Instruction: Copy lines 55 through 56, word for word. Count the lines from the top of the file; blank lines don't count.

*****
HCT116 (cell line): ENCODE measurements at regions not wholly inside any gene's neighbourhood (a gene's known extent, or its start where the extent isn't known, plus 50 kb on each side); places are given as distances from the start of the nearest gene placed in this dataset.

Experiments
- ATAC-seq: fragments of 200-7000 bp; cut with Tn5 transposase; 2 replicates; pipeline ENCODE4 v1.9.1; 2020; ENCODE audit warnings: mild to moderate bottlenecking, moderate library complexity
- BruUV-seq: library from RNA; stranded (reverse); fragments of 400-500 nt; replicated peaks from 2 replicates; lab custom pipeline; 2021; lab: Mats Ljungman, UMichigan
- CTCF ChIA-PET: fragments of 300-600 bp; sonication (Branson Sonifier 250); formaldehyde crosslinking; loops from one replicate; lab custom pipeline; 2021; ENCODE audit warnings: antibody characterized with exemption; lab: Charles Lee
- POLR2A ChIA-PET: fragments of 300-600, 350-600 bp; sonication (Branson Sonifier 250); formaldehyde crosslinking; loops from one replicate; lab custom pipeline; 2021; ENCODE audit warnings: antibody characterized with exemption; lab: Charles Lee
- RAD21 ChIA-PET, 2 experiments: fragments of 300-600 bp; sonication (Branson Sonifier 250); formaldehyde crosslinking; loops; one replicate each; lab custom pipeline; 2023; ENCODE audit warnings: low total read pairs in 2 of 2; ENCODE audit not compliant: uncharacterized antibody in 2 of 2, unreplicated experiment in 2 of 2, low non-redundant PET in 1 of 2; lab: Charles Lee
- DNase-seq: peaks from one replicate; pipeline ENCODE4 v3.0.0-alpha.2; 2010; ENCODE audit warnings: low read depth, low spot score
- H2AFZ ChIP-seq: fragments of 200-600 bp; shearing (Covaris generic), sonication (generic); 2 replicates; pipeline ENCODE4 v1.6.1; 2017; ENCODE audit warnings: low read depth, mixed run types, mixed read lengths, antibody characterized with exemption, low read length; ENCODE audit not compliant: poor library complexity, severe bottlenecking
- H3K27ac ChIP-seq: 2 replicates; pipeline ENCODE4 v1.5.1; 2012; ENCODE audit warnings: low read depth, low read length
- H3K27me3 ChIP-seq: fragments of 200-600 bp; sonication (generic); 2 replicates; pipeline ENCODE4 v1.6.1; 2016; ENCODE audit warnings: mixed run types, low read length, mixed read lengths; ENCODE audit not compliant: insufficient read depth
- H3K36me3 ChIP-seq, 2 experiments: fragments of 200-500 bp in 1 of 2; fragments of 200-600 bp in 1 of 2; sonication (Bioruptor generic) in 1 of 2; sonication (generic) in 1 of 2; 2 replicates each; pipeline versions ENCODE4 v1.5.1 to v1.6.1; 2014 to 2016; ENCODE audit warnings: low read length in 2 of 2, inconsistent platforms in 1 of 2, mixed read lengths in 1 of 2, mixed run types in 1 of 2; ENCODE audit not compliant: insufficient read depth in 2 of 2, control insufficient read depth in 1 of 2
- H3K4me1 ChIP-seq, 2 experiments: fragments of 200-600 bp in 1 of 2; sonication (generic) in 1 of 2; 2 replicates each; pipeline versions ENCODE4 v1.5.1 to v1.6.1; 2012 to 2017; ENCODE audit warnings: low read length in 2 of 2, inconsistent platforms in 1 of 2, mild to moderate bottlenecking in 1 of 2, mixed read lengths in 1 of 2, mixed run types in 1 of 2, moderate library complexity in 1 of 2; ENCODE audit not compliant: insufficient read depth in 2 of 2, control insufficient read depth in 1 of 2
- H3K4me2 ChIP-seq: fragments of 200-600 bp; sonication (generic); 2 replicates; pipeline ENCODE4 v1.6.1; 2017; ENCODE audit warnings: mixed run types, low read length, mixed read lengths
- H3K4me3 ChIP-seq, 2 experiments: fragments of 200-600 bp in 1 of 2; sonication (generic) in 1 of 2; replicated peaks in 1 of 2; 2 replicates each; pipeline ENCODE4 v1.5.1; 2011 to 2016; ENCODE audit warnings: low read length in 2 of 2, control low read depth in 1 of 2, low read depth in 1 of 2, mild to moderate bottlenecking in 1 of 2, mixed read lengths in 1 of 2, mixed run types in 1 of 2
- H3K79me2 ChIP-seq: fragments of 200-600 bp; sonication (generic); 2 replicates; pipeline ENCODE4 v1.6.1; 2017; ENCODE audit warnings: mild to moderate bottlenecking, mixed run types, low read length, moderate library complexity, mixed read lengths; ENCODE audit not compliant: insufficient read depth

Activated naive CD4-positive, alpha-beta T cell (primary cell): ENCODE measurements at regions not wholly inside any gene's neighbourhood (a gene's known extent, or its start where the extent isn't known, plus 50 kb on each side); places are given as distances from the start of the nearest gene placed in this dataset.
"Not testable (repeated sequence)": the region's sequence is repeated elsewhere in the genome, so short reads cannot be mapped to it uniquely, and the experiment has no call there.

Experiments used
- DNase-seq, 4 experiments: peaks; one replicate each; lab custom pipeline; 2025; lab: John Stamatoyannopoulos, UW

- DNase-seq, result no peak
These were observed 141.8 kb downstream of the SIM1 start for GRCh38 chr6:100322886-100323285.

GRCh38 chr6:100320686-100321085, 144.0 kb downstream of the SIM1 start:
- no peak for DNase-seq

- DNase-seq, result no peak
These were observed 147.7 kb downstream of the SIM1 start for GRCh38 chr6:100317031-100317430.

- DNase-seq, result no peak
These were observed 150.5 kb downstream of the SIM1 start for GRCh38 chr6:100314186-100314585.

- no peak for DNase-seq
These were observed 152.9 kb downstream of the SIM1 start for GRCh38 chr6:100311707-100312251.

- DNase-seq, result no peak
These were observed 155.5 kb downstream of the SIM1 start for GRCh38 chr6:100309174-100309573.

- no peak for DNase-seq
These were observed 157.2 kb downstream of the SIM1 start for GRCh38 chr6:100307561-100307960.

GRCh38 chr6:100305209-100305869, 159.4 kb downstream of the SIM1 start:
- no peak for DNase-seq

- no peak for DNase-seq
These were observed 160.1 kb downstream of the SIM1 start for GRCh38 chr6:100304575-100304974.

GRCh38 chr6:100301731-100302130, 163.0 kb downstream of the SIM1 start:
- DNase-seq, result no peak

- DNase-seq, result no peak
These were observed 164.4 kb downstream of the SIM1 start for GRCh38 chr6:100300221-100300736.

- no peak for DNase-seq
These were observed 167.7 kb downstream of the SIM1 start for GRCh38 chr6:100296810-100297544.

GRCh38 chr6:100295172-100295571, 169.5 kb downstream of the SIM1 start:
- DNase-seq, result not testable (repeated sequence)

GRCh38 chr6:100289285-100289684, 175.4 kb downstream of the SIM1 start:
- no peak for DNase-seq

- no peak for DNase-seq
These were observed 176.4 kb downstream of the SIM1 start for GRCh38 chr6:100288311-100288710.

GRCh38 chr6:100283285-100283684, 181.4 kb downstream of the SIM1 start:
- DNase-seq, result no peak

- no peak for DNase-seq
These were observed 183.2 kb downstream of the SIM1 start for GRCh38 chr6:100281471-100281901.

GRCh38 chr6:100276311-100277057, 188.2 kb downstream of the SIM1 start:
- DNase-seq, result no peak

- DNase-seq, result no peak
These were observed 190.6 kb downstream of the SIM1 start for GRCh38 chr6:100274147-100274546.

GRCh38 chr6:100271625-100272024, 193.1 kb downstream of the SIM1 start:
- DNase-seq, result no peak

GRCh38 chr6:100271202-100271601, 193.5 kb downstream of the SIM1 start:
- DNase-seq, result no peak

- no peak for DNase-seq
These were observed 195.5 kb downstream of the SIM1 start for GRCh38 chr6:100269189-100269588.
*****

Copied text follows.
GRCh38 chr6:100276311-100277057, 188.2 kb downstream of the SIM1 start:
- DNase-seq, result no peak